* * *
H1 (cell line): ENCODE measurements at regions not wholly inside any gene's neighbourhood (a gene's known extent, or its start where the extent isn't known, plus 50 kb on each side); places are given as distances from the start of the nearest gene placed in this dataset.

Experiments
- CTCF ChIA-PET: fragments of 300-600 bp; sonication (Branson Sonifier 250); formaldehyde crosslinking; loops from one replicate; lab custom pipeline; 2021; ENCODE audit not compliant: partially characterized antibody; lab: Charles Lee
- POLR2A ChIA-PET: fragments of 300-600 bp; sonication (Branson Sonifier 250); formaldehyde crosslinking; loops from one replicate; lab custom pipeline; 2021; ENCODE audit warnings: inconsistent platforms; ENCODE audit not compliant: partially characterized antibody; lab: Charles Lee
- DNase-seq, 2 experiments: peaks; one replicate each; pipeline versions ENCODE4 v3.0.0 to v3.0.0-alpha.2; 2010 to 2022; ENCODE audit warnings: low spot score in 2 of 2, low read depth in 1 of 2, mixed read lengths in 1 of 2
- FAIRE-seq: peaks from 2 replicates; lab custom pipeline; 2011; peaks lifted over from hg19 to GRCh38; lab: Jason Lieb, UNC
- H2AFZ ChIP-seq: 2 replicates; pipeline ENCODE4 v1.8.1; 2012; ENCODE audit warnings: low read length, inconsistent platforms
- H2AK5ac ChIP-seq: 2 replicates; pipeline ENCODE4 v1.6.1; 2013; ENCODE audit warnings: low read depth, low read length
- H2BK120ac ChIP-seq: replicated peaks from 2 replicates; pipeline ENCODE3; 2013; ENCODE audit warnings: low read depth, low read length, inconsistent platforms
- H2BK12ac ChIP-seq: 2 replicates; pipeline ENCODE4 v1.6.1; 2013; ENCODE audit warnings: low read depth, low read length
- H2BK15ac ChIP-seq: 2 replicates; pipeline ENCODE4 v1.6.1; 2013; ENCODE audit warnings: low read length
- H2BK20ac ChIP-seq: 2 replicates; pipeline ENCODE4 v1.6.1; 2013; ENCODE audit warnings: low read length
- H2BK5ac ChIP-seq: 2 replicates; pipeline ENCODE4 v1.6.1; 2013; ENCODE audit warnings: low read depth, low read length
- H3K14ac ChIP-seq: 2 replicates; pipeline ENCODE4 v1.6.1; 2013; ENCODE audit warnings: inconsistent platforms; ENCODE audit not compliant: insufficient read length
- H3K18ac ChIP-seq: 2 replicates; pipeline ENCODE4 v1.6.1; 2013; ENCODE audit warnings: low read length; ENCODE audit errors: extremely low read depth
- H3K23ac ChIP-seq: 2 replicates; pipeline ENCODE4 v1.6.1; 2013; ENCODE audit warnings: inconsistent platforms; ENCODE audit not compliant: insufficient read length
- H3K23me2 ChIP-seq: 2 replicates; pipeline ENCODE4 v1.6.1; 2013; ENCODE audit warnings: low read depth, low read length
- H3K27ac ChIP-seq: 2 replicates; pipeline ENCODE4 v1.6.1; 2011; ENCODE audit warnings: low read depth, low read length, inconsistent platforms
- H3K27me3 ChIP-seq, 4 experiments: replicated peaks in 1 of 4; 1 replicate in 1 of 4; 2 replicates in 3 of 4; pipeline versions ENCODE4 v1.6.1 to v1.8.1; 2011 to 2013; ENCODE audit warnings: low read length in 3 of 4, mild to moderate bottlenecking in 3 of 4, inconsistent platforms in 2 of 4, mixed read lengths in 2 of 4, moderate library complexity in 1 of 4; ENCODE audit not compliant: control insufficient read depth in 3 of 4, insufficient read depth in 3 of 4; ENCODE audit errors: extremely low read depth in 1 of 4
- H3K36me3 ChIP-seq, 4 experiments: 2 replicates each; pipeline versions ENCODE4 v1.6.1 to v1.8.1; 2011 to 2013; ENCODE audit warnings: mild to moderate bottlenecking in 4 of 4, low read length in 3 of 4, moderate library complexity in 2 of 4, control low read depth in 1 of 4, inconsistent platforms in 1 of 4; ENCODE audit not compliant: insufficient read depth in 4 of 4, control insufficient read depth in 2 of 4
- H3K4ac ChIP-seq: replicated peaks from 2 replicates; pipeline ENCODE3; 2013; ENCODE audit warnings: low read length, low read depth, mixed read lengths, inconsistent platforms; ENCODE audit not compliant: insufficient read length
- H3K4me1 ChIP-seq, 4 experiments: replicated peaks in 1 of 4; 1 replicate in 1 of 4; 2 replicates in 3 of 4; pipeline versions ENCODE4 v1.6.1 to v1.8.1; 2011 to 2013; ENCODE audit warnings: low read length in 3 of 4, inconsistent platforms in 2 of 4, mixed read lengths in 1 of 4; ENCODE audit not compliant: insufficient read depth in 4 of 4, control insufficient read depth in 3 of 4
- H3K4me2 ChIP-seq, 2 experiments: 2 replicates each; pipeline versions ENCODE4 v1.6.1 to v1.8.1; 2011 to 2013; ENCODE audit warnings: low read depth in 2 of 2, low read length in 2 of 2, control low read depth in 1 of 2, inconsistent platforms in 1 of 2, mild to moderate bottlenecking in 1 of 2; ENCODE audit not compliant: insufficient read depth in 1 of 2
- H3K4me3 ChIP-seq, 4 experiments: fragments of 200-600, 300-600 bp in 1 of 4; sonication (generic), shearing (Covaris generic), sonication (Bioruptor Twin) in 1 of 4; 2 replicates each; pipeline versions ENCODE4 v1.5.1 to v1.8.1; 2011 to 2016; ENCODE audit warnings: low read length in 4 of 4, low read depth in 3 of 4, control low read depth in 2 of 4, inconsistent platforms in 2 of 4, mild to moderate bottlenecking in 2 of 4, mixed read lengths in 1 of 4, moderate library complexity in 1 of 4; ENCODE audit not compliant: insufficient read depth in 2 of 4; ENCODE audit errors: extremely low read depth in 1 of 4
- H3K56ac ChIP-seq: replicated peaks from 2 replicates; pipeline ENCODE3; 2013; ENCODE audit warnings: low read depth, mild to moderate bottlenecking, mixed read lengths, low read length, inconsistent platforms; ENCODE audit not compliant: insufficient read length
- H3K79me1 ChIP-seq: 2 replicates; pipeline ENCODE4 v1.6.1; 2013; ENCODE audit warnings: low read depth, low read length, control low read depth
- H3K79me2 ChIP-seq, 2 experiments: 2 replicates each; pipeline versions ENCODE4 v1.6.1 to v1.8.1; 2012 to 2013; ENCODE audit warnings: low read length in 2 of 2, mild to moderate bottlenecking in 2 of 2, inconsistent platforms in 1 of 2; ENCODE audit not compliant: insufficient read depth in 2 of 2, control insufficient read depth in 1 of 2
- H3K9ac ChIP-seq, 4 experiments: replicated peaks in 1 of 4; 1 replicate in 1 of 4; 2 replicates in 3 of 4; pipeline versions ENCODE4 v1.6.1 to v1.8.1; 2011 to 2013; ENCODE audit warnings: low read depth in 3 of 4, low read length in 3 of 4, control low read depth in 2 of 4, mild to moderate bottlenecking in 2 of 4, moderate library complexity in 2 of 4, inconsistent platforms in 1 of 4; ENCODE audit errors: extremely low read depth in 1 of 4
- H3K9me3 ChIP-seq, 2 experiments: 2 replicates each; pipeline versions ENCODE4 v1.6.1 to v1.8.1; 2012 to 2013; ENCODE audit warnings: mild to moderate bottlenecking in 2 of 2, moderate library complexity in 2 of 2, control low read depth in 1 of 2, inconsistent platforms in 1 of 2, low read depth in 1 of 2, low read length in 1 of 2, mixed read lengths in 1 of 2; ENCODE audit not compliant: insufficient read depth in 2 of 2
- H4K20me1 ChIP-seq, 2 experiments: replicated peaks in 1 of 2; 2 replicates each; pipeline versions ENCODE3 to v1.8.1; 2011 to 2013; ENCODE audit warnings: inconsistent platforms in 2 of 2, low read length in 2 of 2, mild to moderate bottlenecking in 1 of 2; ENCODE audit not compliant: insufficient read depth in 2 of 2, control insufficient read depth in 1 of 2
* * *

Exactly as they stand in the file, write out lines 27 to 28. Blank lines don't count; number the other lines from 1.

- H3K79me2 ChIP-seq, 2 experiments: 2 replicates each; pipeline versions ENCODE4 v1.6.1 to v1.8.1; 2012 to 2013; ENCODE audit warnings: low read length in 2 of 2, mild to moderate bottlenecking in 2 of 2, inconsistent platforms in 1 of 2; ENCODE audit not compliant: insufficient read depth in 2 of 2, control insufficient read depth in 1 of 2
- H3K9ac ChIP-seq, 4 experiments: replicated peaks in 1 of 4; 1 replicate in 1 of 4; 2 replicates in 3 of 4; pipeline versions ENCODE4 v1.6.1 to v1.8.1; 2011 to 2013; ENCODE audit warnings: low read depth in 3 of 4, low read length in 3 of 4, control low read depth in 2 of 4, mild to moderate bottlenecking in 2 of 4, moderate library complexity in 2 of 4, inconsistent platforms in 1 of 4; ENCODE audit errors: extremely low read depth in 1 of 4